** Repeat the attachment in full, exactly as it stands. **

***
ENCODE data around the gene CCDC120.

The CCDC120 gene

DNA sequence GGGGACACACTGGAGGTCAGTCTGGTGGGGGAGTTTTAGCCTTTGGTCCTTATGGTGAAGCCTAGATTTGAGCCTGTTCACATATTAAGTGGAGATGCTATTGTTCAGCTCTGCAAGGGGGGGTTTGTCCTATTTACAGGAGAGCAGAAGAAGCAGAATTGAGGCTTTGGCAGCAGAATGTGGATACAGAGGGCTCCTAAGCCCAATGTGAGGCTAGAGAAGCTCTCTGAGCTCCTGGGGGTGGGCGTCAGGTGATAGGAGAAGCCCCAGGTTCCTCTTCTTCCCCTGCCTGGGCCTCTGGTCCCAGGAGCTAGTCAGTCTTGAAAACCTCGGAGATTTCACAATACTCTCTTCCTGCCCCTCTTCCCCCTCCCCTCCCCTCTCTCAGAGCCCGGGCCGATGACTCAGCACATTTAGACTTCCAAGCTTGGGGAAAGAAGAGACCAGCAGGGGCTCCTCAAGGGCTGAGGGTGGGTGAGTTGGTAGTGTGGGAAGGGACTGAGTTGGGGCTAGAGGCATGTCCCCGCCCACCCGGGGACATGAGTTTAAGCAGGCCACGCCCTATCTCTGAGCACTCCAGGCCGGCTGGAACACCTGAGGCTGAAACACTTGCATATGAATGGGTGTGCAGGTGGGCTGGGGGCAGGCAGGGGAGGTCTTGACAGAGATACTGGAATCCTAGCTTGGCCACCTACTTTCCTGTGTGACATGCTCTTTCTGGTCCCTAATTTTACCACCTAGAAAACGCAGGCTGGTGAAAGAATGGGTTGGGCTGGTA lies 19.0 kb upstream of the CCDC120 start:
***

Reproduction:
ENCODE data around the gene CCDC120.

The CCDC120 gene

DNA sequence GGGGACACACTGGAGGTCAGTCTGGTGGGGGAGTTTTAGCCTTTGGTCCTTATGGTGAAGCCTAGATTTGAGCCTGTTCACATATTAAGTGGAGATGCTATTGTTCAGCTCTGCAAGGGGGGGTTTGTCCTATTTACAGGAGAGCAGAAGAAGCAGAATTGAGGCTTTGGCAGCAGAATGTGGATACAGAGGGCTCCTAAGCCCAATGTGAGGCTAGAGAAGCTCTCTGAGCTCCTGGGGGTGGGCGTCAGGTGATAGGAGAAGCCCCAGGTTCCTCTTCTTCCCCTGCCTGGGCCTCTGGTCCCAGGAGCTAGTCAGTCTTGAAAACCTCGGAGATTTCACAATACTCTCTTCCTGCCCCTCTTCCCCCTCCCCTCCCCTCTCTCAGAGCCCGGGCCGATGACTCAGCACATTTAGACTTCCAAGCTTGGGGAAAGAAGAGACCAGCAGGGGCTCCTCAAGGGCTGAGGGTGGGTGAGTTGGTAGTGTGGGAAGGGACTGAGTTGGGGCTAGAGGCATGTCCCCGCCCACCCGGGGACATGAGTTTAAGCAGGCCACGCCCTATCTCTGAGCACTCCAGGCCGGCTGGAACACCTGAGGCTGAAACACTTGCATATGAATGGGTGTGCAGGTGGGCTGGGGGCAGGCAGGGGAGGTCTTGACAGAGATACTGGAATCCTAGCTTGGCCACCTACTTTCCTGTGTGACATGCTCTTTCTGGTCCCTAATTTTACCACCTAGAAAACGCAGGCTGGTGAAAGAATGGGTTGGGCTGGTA lies 19.0 kb upstream of the CCDC120 start: